'UK faces ugly and embarrassing withdrawal from s. Iraq'

US adviser says insurgents and militia groups likely to target soldiers to portray image of British defeat.

August 19, 2007 08:15
1 minute read.
'UK faces ugly and embarrassing withdrawal from s. Iraq'

basra uk troops 224.88. (photo credit: AP)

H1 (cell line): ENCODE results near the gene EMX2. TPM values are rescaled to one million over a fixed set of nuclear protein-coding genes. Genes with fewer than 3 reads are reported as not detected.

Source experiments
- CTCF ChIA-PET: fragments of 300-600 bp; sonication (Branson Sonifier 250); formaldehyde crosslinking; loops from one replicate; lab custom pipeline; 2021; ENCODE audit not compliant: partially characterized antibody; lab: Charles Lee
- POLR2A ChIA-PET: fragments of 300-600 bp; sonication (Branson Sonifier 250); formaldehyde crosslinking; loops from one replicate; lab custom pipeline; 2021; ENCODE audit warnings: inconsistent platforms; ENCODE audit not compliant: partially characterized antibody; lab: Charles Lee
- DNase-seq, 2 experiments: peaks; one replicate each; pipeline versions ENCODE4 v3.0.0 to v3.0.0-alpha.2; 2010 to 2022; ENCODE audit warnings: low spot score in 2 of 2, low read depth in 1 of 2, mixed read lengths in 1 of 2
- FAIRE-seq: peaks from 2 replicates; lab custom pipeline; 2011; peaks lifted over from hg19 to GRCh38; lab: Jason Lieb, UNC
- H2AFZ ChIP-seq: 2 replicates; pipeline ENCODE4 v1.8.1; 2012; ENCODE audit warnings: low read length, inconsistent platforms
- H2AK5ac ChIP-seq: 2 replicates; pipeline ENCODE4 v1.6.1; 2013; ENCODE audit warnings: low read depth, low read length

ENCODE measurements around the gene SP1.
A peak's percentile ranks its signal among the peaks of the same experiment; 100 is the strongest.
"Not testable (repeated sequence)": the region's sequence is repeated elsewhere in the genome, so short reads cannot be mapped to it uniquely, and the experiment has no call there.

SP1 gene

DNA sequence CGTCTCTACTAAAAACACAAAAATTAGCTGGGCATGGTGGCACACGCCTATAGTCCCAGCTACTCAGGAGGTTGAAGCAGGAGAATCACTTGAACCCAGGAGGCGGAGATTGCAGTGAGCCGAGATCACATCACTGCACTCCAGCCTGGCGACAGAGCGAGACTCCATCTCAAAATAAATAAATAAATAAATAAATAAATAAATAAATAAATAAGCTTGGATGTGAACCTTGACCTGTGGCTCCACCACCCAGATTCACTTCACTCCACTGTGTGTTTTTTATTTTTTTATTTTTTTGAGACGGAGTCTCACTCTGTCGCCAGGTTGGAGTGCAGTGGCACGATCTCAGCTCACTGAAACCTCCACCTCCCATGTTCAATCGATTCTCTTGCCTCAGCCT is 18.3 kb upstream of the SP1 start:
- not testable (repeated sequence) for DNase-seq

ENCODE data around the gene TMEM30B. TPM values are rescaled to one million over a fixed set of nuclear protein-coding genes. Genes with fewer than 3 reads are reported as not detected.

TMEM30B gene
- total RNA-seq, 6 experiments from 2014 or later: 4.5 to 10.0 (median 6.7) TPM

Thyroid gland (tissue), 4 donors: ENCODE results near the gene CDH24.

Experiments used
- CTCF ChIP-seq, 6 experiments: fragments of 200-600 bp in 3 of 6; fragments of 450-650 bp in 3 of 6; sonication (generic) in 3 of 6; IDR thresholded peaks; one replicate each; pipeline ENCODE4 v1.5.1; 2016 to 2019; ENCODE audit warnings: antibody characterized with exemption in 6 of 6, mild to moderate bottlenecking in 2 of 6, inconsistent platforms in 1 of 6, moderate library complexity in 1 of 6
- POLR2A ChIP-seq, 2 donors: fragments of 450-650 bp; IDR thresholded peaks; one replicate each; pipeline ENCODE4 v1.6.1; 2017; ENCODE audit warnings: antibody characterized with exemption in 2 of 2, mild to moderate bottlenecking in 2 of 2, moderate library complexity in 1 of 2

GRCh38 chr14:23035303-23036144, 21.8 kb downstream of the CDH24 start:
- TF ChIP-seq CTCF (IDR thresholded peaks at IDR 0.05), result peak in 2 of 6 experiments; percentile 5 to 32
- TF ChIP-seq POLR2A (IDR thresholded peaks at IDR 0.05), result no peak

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An adviser to the US military said that British troops face an "ugly and embarrassing" withdrawal from southern Iraq in the coming months, a British newspaper reported. Stephen Biddle, a member of a group that advised US Gen. David Petraeus in Iraq last year, told the Sunday Times that insurgents and militia groups were likely to target British soldiers with ambushes, roadside bombs and rocket-propelled grenades as they leave. "It will be a hard withdrawal. They want the image of a British defeat," Biddle told the paper. "It will be ugly and embarrassing." The Sunday Times also quoted a senior British officer as saying that British troops have lost control of the main southern city of Basra. "I regret to say that the Basra experience is set to become a major blunder in terms of military history," the officer was quoted as saying by the newspaper. "The insurgents are calling the shots ... and in a worst-case scenario will chase us out of southern Iraq." The Times quoted the British Ministry of Defense as saying that Britain was not heading for defeat. "Although the militias are trying to claim credit for 'driving us out,' they are failing," the ministry was quoted as saying. British forces have already been moving from a combat role to aiding Iraqi forces in southern Iraq, and Britain is expected to hand over control of Basra to Iraqi troops in the next few months. British Prime Minister Gordon Brown has also promised to make a statement in October on the future of the 5,500 British troops in the region. A total of 168 British personnel have died in Iraq since the March 2003 invasion. Biddle, a military analyst with the Council on Foreign Relations, was a member of a group that spent weeks in Iraq last spring to advise on developing a new war strategy that envisions establishing security at the local level in Baghdad and elsewhere by the summer of 2008.

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